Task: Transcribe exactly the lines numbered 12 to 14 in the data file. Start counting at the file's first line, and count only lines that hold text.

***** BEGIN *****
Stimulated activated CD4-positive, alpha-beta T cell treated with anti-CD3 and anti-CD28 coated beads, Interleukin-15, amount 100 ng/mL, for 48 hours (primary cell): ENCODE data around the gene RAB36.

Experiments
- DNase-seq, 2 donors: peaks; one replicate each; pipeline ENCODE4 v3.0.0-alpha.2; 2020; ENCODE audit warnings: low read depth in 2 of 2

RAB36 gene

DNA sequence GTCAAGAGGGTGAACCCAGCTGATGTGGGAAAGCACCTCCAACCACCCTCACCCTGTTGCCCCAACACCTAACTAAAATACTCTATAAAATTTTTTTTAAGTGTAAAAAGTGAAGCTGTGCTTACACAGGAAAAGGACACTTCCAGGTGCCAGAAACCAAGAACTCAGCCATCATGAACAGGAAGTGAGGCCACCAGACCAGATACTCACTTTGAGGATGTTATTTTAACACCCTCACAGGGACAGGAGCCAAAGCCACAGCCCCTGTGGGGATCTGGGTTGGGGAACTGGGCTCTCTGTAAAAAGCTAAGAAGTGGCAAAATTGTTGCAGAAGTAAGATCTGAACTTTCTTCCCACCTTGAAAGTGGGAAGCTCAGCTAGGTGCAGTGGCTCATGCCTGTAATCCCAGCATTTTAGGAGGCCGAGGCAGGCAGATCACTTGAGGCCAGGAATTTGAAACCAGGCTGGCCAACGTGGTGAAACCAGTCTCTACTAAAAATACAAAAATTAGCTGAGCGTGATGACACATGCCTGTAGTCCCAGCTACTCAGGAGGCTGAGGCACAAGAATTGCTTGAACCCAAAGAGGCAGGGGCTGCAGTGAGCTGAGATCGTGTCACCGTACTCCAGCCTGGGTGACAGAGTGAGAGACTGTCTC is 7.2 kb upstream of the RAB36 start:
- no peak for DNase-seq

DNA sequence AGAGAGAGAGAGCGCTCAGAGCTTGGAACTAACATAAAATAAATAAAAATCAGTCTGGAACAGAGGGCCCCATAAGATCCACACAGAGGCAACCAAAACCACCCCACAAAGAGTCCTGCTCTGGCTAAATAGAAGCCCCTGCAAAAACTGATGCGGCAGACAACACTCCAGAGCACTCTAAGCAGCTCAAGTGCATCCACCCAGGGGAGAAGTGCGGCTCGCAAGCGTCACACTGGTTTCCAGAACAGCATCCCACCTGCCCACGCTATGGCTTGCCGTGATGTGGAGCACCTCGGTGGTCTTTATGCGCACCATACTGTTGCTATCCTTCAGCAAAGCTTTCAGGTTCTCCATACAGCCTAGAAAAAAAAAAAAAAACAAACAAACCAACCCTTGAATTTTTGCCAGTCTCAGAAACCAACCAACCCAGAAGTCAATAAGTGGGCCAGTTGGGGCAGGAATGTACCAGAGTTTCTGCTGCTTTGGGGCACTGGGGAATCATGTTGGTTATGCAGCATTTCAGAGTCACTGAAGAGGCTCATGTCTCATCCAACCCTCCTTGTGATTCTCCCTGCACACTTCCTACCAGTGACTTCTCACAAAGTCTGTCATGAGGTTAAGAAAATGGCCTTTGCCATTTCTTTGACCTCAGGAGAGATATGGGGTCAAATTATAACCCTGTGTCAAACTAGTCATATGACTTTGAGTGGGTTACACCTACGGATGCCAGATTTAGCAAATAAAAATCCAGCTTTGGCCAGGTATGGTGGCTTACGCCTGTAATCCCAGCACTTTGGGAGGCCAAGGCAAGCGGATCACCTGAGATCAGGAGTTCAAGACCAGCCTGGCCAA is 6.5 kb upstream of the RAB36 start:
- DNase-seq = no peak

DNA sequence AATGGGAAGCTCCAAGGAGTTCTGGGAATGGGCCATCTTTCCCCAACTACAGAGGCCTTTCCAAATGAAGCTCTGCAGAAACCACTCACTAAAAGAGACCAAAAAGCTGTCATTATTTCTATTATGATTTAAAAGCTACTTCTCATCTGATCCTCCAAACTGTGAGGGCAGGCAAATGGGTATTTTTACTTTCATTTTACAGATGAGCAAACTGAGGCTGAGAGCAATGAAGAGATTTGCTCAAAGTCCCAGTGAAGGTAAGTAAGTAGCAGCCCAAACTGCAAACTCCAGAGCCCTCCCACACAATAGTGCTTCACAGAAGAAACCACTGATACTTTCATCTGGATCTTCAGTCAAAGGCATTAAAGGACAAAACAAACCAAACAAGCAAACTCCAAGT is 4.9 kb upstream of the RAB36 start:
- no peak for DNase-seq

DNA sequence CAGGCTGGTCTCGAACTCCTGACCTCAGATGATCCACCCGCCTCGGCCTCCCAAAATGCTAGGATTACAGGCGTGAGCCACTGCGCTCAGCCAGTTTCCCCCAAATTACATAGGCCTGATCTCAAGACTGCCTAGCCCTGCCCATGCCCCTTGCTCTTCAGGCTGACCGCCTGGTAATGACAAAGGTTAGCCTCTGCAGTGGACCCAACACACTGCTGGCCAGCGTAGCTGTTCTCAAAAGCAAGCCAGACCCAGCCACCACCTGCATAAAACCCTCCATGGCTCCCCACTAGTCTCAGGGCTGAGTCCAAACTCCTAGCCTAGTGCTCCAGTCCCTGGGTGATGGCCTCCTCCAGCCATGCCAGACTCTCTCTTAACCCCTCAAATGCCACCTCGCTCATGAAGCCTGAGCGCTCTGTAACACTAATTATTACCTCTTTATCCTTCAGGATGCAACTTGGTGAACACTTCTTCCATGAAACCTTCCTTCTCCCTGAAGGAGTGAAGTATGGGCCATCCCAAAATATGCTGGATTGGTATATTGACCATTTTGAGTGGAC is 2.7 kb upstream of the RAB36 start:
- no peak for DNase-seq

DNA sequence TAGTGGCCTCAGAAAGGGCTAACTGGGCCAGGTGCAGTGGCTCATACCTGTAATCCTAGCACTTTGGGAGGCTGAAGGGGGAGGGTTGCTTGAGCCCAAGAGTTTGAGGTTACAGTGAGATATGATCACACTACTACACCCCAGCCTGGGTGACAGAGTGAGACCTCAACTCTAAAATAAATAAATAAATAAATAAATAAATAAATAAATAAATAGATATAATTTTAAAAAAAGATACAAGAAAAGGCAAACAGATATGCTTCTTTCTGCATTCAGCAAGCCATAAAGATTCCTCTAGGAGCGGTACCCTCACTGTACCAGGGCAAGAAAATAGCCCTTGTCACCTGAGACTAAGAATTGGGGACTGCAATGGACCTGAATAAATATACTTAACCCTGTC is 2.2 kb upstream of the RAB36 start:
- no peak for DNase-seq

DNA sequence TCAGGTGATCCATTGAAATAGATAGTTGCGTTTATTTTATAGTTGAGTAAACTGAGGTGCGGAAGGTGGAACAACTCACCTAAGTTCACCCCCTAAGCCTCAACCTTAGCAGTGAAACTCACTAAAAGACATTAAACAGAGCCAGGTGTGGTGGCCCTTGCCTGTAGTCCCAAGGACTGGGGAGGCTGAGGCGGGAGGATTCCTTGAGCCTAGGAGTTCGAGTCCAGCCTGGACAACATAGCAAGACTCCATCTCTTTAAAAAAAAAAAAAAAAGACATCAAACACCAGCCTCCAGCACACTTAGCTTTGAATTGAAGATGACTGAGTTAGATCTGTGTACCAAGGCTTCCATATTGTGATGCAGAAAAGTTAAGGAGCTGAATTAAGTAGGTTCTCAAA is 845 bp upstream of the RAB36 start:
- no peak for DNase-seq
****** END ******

- no peak for DNase-seq

DNA sequence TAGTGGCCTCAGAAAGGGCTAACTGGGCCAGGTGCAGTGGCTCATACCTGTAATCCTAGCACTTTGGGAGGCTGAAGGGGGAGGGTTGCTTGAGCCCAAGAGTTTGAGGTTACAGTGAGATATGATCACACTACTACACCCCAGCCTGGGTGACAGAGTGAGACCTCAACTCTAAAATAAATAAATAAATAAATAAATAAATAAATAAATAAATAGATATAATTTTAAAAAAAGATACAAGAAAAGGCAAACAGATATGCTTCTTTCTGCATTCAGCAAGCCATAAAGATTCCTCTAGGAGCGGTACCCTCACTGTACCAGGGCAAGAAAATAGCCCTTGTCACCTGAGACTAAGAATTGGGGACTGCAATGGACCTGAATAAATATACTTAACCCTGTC is 2.2 kb upstream of the RAB36 start:
- no peak for DNase-seq